NEW Campfire Gin Special Edition No 1
This video was filmed and produced by Jonah Maddox
Back in early 2016 when we were seeking permission to photograph our Campfire Gin bottle in an outdoor location, we came across Hertfordshire and Middlesex Wildlife Trust. The Trust maintain vast swathes of rural land, including areas around the reservoirs adjacent to the distillery and it was by Wilstone reservoir that the homepage image of our bottle by a fire was taken.
Without the stimulus of alcohol a dialogue between ourselves and the Trust grew into an idea about a collaboration gin to raise awareness of both organisations. Now the simple thing would have been to source botanicals from any of the HMWT managed sites… but then someone mentioned Himalayan balsam.
Himalayan balsam is undeniably attractive when in flower. It's pink orchid like petals held aloft at up to 2.5m from the ground attract bees and insects, and it’s density along riverbanks can provide protection for nesting birdlife, BUT it is also hugely destructive.
The plant was introduced to the UK during the Victorian era, however without anything to control its ability to spread (through seed pods that explode and catapult their contents up to 8m), the plant quickly took hold, especially along the banks of lakes, ponds and streams.
Today wildlife trusts, backed by the support of volunteers set about uprooting the plant to reduce its ability to seed and spread. Clearing the Himalayan balsam provides space for native species to grow again and hopefully will be pollinated by the bees that before were unknowing allies to the invader. The removal of the plant is especially important in areas like Panshanger Park, one of the sites we personally took balsam from. It is here that the River Mimram, one of only 180 chalk streams in the world, flows.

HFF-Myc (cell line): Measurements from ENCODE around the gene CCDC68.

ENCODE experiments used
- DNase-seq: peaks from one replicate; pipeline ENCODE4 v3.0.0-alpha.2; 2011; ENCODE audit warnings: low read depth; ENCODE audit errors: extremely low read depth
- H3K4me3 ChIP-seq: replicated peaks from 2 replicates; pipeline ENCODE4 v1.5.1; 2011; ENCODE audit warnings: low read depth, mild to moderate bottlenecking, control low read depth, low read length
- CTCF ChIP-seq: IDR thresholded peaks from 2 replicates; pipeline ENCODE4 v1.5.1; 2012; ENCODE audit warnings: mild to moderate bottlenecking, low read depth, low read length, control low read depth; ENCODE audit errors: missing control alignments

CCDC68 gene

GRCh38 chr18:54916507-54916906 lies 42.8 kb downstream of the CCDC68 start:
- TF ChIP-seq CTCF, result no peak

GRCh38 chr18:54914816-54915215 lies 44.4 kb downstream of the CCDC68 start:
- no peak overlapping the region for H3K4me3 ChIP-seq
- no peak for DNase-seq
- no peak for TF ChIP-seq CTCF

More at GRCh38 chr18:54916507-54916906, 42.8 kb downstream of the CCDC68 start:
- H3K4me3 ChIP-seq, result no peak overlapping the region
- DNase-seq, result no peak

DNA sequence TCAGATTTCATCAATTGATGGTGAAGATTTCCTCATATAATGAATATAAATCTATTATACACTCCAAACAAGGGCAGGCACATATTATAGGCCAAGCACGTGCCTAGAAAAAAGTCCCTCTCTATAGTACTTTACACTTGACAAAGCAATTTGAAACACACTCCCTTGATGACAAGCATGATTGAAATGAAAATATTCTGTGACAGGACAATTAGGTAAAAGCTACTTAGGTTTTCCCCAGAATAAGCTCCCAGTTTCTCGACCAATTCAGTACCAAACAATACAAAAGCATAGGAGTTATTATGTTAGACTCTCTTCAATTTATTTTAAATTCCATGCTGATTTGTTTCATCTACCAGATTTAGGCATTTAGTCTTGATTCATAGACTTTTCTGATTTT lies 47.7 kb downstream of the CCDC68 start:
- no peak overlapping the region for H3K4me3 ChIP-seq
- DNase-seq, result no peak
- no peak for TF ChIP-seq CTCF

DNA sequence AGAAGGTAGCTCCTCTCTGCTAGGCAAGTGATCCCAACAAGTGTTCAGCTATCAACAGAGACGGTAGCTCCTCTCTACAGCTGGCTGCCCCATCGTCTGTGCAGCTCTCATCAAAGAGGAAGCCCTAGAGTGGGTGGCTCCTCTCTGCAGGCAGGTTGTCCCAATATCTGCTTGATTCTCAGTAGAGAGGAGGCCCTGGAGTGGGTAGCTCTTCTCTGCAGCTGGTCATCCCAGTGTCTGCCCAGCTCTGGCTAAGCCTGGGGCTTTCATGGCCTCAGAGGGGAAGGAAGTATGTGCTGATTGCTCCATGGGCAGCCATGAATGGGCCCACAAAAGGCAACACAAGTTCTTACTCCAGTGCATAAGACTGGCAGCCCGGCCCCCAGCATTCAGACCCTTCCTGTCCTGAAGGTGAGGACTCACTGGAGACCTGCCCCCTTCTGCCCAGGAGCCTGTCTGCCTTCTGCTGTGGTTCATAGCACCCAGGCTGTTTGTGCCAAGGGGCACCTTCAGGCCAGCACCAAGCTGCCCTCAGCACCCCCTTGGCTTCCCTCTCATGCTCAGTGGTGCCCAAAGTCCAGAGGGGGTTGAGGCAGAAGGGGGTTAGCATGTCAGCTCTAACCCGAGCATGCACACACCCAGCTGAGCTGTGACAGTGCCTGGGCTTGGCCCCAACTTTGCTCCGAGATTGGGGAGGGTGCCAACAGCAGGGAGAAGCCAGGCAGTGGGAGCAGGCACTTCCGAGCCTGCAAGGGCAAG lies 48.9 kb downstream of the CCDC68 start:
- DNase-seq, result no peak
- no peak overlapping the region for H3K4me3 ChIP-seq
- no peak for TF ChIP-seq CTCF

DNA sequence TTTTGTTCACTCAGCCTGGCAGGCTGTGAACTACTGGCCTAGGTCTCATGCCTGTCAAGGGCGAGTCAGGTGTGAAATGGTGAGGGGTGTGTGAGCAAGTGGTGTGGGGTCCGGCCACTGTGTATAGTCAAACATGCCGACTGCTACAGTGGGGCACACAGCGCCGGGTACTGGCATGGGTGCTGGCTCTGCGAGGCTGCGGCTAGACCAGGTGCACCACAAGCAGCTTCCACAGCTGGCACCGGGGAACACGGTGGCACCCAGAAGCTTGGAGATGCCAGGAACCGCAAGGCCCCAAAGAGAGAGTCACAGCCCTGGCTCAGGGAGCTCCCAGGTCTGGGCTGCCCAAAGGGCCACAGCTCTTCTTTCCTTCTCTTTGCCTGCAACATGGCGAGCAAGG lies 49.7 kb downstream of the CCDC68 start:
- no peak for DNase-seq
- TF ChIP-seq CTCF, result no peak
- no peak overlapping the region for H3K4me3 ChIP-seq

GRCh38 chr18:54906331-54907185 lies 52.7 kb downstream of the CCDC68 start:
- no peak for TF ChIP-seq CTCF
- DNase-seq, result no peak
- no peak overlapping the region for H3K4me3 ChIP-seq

So what do we do when we’ve pulled up the plants and picked off the petals? Well first we get them back to the distillery where they are washed then air dried for three days before being transferred to muslin bags. After another couple of days the dried petals are then placed into the base gin for a very specific time. Too little and we don’t extract enough colour, too long and we get the introduction of undesirable colour tints and flavours. Then everything is filtered, hand bottled and labelled.
So where can you get hold of this gin? Well further to some great coverage in the national press, on Radio 4 and even BBC London News, the gin was launched last Saturday (29 July) at the HMWT Festival of Wildlife. It is now exclusively retailed at our distillery shop with a few bottles are going out to local pubs.
The aim is to sell 1000 bottles (Himalayan balsam pending), with £2 from the sale of every bottle going back to the Wildlife Trust.
Thanks to Josh Kubale, Charlotte Hussey and the rest of the HMWT team for this fantastic collaboration. Special thanks also to Josh for allowing us to use his photos here.